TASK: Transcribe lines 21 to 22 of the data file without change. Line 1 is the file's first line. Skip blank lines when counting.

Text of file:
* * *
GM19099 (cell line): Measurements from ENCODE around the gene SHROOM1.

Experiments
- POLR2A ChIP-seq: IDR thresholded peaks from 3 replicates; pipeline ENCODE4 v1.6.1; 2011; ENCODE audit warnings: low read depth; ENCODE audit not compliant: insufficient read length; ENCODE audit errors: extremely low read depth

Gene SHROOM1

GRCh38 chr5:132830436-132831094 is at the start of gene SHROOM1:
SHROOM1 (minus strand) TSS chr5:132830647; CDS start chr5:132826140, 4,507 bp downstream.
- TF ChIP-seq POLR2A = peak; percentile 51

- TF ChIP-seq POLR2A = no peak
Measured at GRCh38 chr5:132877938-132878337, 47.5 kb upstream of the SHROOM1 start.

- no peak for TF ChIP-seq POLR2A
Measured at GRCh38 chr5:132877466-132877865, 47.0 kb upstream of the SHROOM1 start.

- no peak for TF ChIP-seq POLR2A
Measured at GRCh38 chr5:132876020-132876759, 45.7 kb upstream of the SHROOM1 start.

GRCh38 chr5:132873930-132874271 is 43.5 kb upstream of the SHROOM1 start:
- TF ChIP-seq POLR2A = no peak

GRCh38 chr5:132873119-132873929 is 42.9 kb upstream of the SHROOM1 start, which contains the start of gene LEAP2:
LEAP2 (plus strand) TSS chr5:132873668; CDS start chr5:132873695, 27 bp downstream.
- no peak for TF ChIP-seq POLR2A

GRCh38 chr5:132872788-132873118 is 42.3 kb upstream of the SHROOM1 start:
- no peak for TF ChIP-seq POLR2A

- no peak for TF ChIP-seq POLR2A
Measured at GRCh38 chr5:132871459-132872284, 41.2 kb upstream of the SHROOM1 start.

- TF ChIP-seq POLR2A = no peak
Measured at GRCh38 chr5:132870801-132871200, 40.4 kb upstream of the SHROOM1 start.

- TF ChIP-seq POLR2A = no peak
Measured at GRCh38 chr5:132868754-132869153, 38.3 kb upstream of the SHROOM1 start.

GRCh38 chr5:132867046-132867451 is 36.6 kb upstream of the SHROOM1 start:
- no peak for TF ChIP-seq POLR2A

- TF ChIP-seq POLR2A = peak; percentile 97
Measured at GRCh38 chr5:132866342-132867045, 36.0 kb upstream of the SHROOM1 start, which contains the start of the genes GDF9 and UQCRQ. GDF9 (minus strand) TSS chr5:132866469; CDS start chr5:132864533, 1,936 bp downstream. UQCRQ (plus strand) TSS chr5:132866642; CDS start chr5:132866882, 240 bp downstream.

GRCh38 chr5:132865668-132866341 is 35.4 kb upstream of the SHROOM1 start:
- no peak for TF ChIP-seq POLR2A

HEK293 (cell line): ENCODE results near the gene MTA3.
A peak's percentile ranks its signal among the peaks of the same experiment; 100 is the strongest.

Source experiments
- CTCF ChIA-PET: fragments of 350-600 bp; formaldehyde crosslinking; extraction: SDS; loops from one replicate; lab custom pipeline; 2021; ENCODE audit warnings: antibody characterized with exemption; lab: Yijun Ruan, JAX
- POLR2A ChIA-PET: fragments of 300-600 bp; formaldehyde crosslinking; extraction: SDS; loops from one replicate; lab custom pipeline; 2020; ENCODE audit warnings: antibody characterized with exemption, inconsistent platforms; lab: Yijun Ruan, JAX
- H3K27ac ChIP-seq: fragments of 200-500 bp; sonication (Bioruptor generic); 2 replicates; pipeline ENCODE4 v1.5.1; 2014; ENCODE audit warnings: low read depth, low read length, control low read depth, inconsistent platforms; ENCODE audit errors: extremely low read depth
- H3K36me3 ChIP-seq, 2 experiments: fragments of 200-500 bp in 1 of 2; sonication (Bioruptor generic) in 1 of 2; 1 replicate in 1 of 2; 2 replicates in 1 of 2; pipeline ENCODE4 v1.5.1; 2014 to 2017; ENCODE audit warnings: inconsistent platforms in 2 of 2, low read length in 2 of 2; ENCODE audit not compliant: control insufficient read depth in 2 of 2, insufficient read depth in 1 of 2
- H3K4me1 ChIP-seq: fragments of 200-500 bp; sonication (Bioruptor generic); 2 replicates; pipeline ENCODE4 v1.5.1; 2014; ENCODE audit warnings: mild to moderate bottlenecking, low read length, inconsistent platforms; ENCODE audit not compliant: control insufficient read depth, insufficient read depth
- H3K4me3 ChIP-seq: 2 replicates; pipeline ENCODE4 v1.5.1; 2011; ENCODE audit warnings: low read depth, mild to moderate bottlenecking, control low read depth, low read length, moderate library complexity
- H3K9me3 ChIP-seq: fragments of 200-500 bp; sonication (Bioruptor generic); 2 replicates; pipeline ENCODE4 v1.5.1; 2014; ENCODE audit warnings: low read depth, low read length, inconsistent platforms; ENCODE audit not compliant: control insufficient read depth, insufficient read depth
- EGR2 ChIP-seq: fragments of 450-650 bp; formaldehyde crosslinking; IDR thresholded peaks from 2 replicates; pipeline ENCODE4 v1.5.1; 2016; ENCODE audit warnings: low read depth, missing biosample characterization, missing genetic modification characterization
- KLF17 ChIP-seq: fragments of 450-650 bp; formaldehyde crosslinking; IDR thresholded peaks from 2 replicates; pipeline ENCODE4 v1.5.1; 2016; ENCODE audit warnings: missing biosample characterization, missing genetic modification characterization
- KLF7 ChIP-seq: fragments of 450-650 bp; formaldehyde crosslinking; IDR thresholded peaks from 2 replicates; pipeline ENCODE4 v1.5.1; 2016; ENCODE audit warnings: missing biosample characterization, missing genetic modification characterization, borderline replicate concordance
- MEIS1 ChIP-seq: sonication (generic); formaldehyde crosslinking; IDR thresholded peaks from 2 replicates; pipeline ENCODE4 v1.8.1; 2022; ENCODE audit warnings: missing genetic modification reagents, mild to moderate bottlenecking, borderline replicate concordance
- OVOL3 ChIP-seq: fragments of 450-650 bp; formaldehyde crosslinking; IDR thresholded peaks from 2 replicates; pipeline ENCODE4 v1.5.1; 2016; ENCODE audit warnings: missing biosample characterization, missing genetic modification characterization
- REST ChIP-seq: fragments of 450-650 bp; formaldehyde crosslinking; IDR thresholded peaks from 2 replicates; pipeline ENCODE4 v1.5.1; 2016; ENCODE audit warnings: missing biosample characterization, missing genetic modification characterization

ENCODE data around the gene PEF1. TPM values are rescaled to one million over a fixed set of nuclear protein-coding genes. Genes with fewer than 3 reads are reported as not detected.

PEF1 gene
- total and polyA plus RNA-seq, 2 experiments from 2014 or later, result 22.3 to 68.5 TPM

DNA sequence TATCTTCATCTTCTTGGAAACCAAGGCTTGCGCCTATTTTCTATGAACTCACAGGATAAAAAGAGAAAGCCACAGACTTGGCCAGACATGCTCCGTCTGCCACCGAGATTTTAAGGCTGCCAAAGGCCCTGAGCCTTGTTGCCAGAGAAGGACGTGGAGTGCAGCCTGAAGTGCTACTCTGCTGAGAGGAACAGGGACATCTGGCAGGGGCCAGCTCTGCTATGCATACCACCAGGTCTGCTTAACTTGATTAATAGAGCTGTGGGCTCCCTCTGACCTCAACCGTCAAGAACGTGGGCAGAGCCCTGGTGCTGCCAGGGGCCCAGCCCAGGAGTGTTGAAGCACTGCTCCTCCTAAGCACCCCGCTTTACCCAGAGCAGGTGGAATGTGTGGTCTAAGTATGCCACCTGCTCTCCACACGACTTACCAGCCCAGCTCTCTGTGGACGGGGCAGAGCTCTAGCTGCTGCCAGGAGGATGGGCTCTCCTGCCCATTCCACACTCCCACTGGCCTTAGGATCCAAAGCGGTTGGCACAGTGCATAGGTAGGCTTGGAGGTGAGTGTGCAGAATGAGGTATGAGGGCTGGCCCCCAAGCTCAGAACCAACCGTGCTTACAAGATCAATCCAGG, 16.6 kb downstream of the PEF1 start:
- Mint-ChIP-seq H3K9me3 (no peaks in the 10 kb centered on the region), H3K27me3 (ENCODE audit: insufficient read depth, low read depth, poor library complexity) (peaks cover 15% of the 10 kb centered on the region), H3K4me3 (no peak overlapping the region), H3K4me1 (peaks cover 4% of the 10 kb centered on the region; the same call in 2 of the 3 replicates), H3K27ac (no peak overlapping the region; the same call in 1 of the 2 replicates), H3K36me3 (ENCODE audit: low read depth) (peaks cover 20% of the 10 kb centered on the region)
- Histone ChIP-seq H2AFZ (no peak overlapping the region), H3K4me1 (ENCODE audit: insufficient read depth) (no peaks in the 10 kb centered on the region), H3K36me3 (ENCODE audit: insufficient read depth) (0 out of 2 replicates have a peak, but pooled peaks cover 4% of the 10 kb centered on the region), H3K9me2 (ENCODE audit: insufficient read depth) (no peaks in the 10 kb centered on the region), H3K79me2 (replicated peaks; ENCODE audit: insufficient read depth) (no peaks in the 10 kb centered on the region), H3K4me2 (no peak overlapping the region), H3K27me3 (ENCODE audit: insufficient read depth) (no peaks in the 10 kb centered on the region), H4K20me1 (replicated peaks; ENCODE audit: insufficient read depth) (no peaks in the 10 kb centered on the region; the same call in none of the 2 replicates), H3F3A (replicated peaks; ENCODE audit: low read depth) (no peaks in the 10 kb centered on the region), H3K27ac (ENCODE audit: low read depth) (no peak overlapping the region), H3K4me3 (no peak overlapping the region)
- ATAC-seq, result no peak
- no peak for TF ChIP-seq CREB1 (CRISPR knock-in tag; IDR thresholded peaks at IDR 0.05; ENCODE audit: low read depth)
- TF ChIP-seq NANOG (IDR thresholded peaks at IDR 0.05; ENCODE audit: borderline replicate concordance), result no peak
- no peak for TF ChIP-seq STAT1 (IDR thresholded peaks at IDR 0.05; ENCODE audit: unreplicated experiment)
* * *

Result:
- no peak for TF ChIP-seq POLR2A
Measured at GRCh38 chr5:132871459-132872284, 41.2 kb upstream of the SHROOM1 start.